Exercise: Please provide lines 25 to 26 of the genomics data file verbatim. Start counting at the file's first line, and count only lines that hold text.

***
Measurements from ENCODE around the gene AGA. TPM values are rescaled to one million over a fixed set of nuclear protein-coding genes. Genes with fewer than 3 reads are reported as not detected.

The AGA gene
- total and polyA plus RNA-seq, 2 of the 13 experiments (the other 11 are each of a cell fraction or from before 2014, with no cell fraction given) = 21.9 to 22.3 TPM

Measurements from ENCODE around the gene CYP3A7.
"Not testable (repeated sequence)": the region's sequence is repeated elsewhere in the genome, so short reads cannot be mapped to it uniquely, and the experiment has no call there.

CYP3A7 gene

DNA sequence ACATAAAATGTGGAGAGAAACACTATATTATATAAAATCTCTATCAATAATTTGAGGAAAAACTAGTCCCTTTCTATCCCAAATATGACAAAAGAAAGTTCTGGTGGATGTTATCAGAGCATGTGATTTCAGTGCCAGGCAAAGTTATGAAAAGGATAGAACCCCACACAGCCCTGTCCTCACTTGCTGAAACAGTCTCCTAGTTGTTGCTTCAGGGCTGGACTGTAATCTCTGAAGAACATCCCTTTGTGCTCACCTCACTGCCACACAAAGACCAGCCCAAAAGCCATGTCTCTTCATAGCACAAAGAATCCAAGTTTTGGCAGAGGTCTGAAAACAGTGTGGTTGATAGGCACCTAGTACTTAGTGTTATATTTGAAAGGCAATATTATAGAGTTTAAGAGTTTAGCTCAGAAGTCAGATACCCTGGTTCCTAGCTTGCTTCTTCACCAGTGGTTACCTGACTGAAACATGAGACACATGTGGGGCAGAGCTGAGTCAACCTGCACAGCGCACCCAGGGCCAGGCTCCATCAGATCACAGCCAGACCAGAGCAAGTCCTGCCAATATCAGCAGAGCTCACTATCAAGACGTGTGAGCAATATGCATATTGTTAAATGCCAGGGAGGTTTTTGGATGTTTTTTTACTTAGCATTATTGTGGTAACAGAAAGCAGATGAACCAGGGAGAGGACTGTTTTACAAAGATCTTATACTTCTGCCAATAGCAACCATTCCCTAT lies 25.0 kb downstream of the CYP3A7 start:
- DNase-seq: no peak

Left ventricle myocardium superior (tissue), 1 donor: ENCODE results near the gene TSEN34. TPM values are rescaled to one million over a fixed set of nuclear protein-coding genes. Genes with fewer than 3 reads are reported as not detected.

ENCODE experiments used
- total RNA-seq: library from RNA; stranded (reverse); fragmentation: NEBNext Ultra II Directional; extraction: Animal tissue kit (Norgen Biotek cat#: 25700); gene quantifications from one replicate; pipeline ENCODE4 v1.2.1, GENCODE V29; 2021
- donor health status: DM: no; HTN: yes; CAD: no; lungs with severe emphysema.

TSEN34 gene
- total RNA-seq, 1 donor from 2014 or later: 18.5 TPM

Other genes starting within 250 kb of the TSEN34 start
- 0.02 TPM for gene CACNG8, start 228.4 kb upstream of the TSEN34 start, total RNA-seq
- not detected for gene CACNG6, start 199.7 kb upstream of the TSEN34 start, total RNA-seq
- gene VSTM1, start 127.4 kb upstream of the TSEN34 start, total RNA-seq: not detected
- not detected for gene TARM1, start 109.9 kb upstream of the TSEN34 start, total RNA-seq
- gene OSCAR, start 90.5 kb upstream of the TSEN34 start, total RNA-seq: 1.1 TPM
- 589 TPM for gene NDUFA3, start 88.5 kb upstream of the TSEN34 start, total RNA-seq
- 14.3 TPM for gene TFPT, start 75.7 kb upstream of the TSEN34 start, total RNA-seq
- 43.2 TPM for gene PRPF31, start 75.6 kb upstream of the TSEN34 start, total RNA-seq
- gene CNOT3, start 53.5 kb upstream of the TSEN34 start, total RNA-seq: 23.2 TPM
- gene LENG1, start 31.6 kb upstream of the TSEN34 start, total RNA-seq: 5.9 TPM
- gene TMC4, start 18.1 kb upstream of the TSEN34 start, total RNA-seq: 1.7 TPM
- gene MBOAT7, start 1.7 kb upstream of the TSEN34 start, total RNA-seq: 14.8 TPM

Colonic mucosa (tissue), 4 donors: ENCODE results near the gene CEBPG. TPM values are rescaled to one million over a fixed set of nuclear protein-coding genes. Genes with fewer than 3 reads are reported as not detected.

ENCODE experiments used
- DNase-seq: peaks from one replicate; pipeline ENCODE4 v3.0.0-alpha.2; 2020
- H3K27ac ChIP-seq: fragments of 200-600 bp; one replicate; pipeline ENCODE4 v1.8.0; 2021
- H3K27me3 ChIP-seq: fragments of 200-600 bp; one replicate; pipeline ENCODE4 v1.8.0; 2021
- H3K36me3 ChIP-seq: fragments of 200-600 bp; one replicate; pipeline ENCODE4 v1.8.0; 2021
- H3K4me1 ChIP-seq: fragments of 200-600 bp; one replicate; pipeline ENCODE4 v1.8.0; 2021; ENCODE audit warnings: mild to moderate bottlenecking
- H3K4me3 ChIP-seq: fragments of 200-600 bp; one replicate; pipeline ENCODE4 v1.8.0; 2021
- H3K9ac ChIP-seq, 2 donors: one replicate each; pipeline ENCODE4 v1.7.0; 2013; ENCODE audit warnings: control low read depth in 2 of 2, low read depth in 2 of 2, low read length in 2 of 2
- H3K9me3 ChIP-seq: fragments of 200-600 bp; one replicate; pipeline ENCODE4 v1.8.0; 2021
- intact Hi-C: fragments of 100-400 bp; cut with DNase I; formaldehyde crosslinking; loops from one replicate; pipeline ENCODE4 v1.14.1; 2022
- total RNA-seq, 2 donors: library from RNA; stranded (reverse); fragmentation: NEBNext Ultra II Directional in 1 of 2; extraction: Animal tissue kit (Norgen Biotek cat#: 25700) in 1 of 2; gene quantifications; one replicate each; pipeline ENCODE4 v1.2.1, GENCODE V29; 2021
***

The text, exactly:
- gene LENG1, start 31.6 kb upstream of the TSEN34 start, total RNA-seq: 5.9 TPM
- gene TMC4, start 18.1 kb upstream of the TSEN34 start, total RNA-seq: 1.7 TPM